The following year the hospital sold his invention to Genzyme Surgical Products in Cambridge, which developed the mold for the commercial model. The prototype earned an enthusiastic response from test hospitals across the country. The final incarnation, constructed of metal and a plastic polymer, with adjustable settings and movable platforms, is far more high-tech than a spoon. More than 110 medical centers have purchased the device and more than 300 surgeons are trained to use it. Cohn estimates that more than 8,000 operations have been performed with the stabilizer.
Brian Cmolik, a surgeon at Case Western Reserve University School of Medicine, first tried the stabilizer in Boston, and reports that, so far, he is pleased with its ease. "You don't have to be God's gift to surgery," he explains. "The results are fairly easy to reproduce. This is a good product, and I appreciate the fact that Bill has been so honest with those of us who are learning to use it, so we don't repeat the mistakes he has already learned from."
Coincidentally, one of the pioneers of the heart-lung machine, Frederick Cross, is a 1942 Oberlin graduate. A member of the first generation of open-heart surgeons, Cross co-developed a heart-lung machine known as the Kay-Cross Rotating Disk Oxygenator, named after Cross and his co-inventor, Earle B. Kaye, which became one of the most widely used heart-lung machines in the world. At the time, in the mid-1950s, heart surgery was still at the forefront of medicine. Machines like Cross and Kaye's invention allowed surgeons to probe a living heart for extended periods of time by transferring the jobs of respiration and circulation from the patient's lungs and heart to a machine.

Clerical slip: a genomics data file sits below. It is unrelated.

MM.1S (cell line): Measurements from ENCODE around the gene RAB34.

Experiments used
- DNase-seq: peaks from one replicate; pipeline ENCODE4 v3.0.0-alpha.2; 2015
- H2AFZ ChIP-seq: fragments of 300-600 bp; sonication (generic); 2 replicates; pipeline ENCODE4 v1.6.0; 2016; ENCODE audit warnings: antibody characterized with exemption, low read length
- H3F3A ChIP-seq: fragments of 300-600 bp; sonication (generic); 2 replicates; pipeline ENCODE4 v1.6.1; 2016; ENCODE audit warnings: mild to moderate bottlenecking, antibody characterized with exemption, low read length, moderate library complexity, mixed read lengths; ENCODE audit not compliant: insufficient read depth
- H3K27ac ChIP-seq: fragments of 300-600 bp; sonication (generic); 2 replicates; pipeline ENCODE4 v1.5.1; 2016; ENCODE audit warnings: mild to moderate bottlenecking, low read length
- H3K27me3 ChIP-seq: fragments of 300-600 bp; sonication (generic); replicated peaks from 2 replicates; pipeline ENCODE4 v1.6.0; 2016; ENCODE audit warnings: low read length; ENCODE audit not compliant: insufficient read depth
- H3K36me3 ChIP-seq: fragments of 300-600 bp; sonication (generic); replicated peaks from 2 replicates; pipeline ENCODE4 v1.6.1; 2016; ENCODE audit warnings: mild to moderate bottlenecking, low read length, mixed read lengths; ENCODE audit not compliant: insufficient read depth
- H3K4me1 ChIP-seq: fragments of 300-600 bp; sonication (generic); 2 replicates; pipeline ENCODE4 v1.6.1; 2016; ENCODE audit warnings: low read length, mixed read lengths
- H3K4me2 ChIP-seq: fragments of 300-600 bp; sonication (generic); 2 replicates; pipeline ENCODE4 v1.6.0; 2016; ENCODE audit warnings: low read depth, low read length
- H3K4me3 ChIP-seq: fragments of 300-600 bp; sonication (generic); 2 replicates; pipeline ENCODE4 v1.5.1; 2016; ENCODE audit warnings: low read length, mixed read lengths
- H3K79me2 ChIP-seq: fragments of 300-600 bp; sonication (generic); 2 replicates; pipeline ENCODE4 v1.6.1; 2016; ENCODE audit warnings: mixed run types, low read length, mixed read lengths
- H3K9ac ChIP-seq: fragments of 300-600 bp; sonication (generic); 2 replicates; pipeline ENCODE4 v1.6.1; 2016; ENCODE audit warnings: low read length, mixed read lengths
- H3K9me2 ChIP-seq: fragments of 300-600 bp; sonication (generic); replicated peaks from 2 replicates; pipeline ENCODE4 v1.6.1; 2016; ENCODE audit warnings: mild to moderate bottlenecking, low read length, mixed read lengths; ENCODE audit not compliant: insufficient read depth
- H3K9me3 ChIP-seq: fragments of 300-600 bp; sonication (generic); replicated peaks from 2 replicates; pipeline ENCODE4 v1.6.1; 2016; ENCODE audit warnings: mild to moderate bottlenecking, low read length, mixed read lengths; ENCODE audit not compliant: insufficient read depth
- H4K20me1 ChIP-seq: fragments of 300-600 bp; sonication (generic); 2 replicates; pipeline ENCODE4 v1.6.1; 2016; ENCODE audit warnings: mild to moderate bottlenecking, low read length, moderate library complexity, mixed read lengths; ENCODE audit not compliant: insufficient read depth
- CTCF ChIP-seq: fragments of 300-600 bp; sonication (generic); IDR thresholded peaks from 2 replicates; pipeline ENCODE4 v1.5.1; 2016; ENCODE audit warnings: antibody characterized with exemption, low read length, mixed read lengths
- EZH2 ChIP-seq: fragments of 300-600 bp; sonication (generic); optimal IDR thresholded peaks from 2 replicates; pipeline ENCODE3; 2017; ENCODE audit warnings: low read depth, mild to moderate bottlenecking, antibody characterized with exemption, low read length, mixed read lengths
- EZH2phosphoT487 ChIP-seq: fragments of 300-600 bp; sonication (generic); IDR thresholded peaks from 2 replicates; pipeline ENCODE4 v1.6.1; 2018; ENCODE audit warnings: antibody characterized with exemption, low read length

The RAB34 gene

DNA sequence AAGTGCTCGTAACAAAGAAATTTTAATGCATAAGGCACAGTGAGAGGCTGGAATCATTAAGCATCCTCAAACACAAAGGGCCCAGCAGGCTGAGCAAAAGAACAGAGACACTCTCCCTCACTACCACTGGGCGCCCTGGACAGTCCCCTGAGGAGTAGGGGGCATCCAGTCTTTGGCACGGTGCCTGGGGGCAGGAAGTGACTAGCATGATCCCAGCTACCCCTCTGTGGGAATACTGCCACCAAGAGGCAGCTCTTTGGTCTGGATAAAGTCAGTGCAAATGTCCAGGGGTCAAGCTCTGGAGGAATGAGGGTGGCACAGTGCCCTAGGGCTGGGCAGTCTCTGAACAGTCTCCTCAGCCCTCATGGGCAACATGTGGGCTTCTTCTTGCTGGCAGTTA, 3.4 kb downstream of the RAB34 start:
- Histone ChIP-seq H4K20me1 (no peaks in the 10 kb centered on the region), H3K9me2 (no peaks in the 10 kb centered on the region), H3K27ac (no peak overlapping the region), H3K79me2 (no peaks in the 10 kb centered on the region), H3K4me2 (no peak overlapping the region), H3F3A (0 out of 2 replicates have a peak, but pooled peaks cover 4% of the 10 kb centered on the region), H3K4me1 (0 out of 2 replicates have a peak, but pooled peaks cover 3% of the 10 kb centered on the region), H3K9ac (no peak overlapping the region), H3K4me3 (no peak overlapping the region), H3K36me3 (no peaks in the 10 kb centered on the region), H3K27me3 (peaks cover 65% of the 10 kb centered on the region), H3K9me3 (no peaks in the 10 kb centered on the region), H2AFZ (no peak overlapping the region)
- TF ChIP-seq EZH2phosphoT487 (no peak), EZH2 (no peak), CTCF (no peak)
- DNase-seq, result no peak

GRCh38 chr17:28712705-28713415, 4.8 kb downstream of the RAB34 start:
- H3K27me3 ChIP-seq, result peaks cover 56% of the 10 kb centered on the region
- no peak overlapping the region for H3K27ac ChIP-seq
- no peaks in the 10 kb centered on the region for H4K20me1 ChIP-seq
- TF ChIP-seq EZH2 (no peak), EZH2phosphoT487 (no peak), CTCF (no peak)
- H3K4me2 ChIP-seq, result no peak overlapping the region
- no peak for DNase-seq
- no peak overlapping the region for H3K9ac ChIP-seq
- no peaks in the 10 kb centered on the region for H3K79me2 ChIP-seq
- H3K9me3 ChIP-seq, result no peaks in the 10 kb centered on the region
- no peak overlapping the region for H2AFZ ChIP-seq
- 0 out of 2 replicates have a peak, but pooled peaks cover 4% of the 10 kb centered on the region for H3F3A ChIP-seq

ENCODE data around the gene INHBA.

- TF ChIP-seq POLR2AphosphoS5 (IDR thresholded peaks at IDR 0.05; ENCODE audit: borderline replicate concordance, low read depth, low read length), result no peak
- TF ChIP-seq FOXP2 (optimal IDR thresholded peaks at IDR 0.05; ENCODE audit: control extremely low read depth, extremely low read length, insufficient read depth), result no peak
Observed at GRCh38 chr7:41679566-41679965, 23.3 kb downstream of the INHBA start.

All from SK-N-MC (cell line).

But beating-heart devices such as Cohn's stabilizer won't make the heart-lung machine obsolete, comments Cross. At this point, such apparatuses work best on select patients with strong blood vessels and a good cardiac output. For patients who don't fall into this category, he believes, the heart-lung machine is still the best option. "The modern era of surgery is changing the way we approach heart surgery," Cross says. "But it's not changing that fast."
Cohn says he gets a bad rap by some heart-lung machine proponents who are annoyed by his calling attention to some of the machine's negative side effects. "I think the heart-lung machine is an incredible device," he argues. "I use it all the time. But it is associated with potential side effects and complications that we'd love to avoid."